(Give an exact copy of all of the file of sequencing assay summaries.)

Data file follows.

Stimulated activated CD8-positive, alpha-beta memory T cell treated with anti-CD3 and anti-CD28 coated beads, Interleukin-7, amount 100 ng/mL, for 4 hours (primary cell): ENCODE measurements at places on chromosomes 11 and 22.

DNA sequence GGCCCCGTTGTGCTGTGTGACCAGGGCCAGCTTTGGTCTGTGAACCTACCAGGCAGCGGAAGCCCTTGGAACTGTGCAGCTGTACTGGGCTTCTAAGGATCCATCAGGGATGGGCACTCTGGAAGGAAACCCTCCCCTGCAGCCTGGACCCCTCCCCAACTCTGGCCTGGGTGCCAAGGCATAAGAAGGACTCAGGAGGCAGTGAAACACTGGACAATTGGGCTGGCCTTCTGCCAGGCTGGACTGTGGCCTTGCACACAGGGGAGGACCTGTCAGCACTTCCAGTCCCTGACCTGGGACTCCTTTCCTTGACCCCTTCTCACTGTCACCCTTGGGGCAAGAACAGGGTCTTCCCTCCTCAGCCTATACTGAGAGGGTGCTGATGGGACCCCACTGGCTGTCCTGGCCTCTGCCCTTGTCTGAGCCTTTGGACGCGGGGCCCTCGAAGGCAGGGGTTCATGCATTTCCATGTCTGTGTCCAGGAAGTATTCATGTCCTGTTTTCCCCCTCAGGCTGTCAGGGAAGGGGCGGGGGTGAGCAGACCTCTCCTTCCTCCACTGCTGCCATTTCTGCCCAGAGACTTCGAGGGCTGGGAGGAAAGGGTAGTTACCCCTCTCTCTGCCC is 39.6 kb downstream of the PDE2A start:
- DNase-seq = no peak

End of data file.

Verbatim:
Stimulated activated CD8-positive, alpha-beta memory T cell treated with anti-CD3 and anti-CD28 coated beads, Interleukin-7, amount 100 ng/mL, for 4 hours (primary cell): ENCODE measurements at places on chromosomes 11 and 22.

DNA sequence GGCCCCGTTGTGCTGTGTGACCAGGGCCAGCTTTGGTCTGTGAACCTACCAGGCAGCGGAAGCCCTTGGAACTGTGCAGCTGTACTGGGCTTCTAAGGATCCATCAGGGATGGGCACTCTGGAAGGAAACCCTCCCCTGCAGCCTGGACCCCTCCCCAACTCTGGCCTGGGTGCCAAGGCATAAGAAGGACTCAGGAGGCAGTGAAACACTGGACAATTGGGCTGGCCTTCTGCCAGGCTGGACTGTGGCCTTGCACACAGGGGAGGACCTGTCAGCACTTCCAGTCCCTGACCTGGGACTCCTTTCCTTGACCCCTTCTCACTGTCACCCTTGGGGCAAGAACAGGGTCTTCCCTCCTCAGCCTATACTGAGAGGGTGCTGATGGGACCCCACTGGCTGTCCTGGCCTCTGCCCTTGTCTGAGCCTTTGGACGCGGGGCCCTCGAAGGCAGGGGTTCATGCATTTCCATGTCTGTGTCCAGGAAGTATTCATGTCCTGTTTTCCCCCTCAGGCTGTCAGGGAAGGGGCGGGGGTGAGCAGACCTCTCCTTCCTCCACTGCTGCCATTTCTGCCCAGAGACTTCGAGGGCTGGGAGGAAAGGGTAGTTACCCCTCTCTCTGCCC is 39.6 kb downstream of the PDE2A start:
- DNase-seq = no peak